Monday, March 19, 2007

Brunch with Raye

Raye was in town this weekend from Halifax.

Saturday, an emergency took her to see one of her friends outside the city... her friend lost his partner and child all in one day. In childbirth. Such a very sad story. I cannot imagine how that would feel.

Talking to Raye and her friend Jodi over yummy crepes at the Marché was far too short, however. Isn't that the way it usually is, though? One's time with friends never seems enough.

That, coupled with a partner planning session, yoga and the long walk downtown from my house (although an hour and a half doesn't feel so long when the sun is shining and there are such interesting things to look at) took up most of my Sunday.

What was left of the weekend was taken up with household chores and errands. Sounds boring, I guess, but I always love that feeling of accomplishment.

I make lists.

There's a lot of comfort in lists. I love that moment when I can check something off or cross it out. And the motivation I get from even writing the items out on a sheet of lined paper or in my task list is immeasurable.

New on my list is to read The Mastery of Love, a gift from Raye. A gift from Raye, I might add, on her birthday.

It's been a while since I read a self-help book (I think the last one was Getting to Yes or else Me to We) and I think I'm ready for the inspiration. This one is about the "misplaced expectations about love that permeate most relationships." It should help supplement the kinds of things that my counsellor is trying to help me with.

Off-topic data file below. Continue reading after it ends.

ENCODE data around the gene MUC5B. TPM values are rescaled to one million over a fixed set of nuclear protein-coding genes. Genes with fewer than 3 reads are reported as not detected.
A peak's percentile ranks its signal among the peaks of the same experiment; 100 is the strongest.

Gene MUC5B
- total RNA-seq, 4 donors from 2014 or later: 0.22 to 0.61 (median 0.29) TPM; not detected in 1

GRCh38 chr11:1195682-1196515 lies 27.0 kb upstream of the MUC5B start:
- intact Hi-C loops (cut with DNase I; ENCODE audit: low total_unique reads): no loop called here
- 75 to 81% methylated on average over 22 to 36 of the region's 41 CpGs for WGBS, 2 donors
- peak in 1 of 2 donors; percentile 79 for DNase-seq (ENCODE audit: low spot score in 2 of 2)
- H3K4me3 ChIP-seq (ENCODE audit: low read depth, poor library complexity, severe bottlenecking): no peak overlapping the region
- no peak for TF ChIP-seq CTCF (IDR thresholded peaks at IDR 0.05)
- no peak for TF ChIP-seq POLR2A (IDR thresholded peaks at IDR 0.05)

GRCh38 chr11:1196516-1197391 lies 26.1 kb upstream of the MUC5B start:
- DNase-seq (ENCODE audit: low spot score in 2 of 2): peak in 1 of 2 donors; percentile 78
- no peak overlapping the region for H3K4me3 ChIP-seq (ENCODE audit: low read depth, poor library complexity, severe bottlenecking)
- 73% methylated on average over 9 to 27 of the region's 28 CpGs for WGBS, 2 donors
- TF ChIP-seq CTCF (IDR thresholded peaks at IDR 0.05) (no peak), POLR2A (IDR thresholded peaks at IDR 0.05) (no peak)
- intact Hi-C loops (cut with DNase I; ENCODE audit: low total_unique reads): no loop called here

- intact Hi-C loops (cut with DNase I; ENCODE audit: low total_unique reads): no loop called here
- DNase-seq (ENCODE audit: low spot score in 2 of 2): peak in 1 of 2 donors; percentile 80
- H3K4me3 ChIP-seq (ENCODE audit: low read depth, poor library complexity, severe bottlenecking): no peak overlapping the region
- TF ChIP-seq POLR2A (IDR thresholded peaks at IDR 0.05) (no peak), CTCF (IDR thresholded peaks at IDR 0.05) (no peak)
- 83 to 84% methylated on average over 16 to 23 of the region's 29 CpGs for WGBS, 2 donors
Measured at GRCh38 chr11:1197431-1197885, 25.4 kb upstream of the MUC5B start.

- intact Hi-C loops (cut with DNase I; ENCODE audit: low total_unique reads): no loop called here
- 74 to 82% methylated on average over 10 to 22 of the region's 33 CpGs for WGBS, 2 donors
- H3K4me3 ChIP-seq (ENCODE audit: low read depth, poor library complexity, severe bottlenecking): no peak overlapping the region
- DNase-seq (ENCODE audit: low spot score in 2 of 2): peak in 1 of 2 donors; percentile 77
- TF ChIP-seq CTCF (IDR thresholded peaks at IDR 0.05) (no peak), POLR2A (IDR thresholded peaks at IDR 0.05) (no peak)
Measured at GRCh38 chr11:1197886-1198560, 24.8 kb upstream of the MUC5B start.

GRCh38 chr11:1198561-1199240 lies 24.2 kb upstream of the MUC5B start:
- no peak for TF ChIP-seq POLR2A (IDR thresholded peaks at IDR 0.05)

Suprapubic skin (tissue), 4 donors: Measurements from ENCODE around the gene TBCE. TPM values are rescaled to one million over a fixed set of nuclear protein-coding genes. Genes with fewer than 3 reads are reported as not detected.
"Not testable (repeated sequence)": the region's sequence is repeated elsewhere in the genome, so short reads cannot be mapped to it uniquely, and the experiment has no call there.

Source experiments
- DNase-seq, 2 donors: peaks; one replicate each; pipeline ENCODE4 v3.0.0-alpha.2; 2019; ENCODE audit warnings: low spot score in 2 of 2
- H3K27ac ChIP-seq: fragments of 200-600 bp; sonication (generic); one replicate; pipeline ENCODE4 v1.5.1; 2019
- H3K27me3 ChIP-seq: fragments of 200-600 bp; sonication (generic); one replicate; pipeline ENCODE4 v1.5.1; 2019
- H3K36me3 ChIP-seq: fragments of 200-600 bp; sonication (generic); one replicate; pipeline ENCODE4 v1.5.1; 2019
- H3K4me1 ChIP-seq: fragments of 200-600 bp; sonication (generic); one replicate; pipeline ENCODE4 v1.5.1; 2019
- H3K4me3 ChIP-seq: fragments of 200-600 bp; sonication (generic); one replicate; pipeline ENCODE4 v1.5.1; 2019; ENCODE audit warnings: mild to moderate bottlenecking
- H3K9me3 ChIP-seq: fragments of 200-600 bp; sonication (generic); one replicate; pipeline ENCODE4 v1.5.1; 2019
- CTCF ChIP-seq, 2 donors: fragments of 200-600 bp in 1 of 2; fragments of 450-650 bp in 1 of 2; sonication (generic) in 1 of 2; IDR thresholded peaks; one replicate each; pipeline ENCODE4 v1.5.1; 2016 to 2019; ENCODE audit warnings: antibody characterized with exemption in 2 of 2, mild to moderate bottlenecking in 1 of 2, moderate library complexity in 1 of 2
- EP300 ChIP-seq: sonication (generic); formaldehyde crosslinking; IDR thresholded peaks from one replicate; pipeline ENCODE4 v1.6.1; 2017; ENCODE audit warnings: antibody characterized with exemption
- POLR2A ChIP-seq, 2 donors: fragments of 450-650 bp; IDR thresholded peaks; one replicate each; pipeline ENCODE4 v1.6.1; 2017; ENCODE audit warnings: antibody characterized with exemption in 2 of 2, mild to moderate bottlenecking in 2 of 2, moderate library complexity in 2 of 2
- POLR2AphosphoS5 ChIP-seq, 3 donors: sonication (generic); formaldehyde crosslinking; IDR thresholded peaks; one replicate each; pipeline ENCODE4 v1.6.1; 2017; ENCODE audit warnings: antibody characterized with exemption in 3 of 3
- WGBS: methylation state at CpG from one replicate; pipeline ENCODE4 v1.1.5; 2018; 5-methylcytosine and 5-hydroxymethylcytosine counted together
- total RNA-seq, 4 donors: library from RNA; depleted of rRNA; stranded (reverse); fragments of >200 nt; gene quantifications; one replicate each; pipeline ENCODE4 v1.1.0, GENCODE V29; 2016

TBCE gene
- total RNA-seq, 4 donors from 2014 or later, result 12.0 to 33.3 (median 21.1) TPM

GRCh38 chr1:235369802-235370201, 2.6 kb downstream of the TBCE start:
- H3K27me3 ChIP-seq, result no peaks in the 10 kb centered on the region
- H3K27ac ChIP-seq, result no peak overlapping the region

(Question about counselling, actually: how much advice should a counsellor give? Are they meant to be impartial? I thought they were but am feeling lately that mine is not. Is there a situation in which it would be OK for a counsellor NOT to be impartial?)

Interestingly, counselling was another item on my list, once upon a time. It was an actionable way of dealing with something that I really couldn't seem to make inroads on.

But part of what Raye and Jodi and I talked about yesterday was about those things that happen that can't just be an item on a list. Those tragedies, those gutting moments that can't be fixed. What does one do when something like that happens?

This book I've started to read suggests that there is so much more than tragedy that really shouldn't BE an actionable item. That we pretend and force things so much that should really just be left to develop without interference. It goes against my understanding and belief in the internal locus of control. So I'm struggling with it.

I'll keep you updated.
It's on my list.

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